An abandoned industrial landscape is repurposed in New York
One of New York’s newest waterfront parks is providing residents and visitors to Queens with a retreat where they can connect with nature at the water’s edge.
A collaboration between SWA/BALSLEY and WEISS/MANFREDI with ARUP, Hunters Point South Waterfront Park has transformed just under five hectares of abandoned industrial landscape next to Long Island City into a new waterfront park.
WEISS/MANFREDI describe their vision for the site as “an international model of urban ecology and a world laboratory for innovative sustainable thinking.”
Six thousand square metres of new wetlands have been added, re-establishing the area’s former marshland identity, while a slightly elevated trail along the causeway offers panoramic views of the Manhattan skyline and marsh habitat.
The project includes a multi-use green oval with a pleated steel shade canopy and framed by a continuous path, as well as an urban beach, urban dog run, and interpretive rail garden featuring native grasses and a central plaza with water jets.
A pavilion nestled under a continuous canopy between two buildings both connects the park to the water’s edge and provides spectacular views. A folded plate shade structure contributes to the park’s ecological sensitivity through its solar panels and storm water capture. Currently, 64 photovoltaic panels power half of the entire park, but there is room to add more so that Hunter’s Point can be entirely solar powered in the future. Nearby bioswales are nourished by the collected stormwater.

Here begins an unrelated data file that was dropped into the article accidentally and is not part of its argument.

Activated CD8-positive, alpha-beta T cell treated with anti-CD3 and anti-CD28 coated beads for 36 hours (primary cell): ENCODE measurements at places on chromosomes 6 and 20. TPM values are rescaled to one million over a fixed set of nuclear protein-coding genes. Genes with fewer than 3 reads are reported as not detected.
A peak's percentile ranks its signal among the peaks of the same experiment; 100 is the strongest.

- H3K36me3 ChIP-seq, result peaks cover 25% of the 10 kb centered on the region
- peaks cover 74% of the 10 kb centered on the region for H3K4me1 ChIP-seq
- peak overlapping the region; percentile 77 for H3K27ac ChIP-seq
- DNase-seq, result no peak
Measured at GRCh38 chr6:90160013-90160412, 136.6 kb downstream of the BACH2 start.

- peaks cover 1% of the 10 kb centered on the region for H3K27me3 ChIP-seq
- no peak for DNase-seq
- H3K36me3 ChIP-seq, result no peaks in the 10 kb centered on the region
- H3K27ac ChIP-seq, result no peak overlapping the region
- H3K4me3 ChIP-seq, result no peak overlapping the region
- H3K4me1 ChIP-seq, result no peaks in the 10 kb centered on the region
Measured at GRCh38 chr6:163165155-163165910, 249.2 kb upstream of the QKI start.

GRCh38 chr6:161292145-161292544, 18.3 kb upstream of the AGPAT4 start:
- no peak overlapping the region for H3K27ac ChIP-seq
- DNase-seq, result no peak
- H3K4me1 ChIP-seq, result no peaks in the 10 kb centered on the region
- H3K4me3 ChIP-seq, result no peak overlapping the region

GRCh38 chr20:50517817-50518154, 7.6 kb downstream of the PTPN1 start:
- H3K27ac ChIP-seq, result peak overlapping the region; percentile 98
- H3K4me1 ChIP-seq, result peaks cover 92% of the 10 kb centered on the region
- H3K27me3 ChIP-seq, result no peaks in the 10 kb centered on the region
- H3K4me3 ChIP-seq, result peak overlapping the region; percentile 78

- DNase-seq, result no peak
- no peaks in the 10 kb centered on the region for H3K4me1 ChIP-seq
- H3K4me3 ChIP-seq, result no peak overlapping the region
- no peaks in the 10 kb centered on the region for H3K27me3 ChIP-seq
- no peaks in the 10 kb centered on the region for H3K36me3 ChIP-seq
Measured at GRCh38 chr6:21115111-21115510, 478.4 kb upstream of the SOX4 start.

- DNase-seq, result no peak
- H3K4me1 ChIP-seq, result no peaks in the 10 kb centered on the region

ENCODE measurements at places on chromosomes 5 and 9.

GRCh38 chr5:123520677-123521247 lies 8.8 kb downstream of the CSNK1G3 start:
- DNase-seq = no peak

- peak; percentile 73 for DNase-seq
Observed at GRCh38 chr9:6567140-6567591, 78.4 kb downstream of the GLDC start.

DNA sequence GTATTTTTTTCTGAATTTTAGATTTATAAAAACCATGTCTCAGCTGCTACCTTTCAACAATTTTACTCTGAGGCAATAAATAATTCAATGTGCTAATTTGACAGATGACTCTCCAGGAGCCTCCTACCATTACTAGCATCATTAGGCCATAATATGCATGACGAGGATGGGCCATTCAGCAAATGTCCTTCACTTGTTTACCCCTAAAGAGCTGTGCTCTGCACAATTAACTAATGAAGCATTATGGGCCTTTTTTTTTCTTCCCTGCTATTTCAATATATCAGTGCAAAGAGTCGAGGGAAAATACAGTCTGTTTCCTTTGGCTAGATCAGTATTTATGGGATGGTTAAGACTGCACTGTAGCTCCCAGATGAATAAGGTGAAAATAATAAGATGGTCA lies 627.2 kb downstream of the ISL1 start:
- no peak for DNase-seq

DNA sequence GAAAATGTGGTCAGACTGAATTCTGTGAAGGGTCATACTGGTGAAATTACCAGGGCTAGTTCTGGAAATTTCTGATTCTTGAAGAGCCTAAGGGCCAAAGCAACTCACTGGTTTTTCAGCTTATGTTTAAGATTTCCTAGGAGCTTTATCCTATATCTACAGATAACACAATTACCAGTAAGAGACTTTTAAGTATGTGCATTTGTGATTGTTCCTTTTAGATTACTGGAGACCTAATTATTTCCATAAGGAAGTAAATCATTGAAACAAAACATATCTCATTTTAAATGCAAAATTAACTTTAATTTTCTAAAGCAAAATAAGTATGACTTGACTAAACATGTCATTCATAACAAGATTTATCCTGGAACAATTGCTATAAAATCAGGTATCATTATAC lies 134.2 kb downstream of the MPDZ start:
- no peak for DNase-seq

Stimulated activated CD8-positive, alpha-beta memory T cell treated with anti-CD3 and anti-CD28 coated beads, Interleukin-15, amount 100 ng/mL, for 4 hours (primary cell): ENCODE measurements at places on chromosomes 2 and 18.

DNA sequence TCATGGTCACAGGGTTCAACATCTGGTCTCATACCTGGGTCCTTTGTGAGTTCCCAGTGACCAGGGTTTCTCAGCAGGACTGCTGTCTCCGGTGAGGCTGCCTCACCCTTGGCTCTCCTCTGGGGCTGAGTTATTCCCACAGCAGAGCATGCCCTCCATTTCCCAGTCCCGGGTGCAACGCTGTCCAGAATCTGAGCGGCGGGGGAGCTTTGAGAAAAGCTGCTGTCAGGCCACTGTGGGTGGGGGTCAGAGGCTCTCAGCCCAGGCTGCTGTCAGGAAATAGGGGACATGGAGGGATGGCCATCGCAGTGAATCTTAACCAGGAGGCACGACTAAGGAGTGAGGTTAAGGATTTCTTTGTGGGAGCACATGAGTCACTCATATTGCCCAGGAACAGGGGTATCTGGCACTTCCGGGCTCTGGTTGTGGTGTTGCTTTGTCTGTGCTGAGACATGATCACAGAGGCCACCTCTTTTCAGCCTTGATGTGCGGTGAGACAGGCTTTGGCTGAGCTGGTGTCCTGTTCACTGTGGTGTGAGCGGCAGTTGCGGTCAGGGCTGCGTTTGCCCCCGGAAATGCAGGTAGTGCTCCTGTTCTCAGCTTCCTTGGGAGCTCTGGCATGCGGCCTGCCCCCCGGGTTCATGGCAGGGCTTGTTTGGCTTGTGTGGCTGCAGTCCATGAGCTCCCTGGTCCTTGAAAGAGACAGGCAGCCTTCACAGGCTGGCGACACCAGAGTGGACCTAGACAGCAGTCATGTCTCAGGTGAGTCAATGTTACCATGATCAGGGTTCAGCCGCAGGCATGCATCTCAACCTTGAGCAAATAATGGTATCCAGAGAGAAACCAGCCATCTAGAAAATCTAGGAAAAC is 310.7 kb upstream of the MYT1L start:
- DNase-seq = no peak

A tree-shaded play area filled with native grasses offers a space for visitors of all ages, with opportunities for basketball, adult fitness and water play.
Hunter’s Point’s ‘industrial peninsula’ is an island-like setting surrounded by salt marsh, with a bridge members of the public can cross to see ‘Luminescence’, a land art installation by Nobuho Nagasawa which uses six-foot glowing discs to illustrate the phases of the moon.
The Hunter’s Point South Waterfront Park’s path system travels right to the water’s edge, with ‘break-out’ lounges extending off the pathways and wooden ‘rafts’ for relaxing. A kayak launch, and exercise and picnic areas, truly make the space one to be enjoyed by everyone.
SWA/BALSLEY points out that, “what was once a barren post-industrial site has been transformed into a world-class park that is both urbane and otherworldly. The site is waterfront and city, gateway and sanctuary, blank slate and pentimento. These readings suggest an approach to the landscape that enhances what is unique about the site, while framing a new multi-layered identity as a recreational and cultural paradigm.”